Use the following steps to make the runs in this case:
1. Open RiverWare.
2. Fully define the configuration or make any changes to an existing configuration in the MRM Run Control Configuration dialog. See “User Interface Overview” for the options.
3. Apply the changes.
4. SAVE THE MODEL. The distributed runs open and run the model that is saved on the file system. Therefore, you should save the model now, so that the configuration is preserved. Any changes to the model (including external files such as the RDF control file) will invalidate the saved configuration file.
5. Select Start on the Multiple Run Control Dialog. RiverWare will start the Remote Manager and then start the shutdown sequence. It will prompt you for confirmation so you can cancel at any time.
6. From the Remote Manager, select Start to start the distributed runs. See “Remote Manager and Status Dialog” for details.
7. The individual runs start and the status is shown including an estimate of the time remaining.
8. When all runs are complete, the output RDF files are combined into one final RDF file.
Rerunning a Configuration
If you are repeating a previously saved configuration, then you can execute the RiverWare Remote Manager directly and not open the RiverWare. In that case, you start at Step 6.. The Remote Manager will first open a simple dialog allowing you to select the configuration file and will then open its user interface. See “Save Configuration As” for details.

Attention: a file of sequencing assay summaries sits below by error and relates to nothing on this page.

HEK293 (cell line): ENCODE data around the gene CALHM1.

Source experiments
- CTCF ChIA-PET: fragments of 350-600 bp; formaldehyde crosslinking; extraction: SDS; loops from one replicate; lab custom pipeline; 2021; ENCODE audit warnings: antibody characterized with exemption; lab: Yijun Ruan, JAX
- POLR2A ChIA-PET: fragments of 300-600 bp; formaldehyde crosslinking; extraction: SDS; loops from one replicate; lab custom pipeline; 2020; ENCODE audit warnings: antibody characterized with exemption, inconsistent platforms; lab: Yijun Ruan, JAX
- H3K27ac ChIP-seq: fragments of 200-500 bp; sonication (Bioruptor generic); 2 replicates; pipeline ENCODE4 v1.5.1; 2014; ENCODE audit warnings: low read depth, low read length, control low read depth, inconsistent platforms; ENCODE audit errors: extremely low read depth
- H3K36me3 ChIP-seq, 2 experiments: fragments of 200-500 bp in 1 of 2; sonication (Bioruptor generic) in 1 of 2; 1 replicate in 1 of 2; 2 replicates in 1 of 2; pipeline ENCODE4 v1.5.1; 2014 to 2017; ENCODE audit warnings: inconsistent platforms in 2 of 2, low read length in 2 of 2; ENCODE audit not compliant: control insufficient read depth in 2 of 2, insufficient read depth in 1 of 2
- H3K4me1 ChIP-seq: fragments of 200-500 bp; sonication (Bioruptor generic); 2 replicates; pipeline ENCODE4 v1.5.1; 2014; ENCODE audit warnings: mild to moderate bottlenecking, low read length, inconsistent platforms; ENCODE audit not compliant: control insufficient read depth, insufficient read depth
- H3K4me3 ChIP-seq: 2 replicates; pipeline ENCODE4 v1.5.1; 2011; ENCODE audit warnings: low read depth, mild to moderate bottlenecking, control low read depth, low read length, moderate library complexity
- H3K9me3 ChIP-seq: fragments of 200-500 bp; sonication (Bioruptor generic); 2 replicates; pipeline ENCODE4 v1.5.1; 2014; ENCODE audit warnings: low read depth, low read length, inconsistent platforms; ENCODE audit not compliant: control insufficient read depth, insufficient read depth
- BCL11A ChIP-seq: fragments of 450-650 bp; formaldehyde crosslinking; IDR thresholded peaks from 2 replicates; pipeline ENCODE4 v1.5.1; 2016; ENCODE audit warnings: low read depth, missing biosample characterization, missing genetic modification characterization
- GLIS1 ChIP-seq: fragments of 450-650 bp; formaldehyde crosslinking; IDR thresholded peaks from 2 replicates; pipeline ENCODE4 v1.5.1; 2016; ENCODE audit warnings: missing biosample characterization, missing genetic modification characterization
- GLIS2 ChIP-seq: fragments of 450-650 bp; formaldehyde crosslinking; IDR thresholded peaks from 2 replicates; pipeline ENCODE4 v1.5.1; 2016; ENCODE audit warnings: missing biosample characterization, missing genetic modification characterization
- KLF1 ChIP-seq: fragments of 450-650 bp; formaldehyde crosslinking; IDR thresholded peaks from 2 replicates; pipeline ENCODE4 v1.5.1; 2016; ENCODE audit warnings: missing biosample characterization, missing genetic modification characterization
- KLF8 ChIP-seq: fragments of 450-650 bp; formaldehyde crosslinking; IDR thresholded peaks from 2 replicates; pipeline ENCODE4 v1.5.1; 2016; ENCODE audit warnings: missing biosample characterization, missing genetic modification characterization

How It Works
Figure 3.10 illustrates the distributed architecture. In the distributed architecture there is a controller processor and one or more simulation processors.
The distributed architecture includes two processes - the RiverWare Remote Manager (RwRemoteMgr.exe) and instances of RiverWare (RiverWare.exe).
Figure 3.10   
RiverWare Remote Manager
The RiverWare Remote Manager parses an XML configuration file that defines the simulations and:
• Creates an XML configuration for each of the simulations.
• Configures its user interface (a dialog which shows the status of the simulations).
• For each simulation, connects to the simulation processor, writes the XML configuration, and reads RiverWare’s output (which it uses to update its status dialog).
• When all simulations have finished, combines the partial RDF files to create the final RDF files.
XML Configurations
Previous sections have referred to XML configurations. These are the files that RiverWare creates to control/define the distributed MRM runs.
Note:  This section is a technical reference providing more information on how this utility works. The XML files are generated by the utility and the user does not need to edit these files to make a distributed MRM run.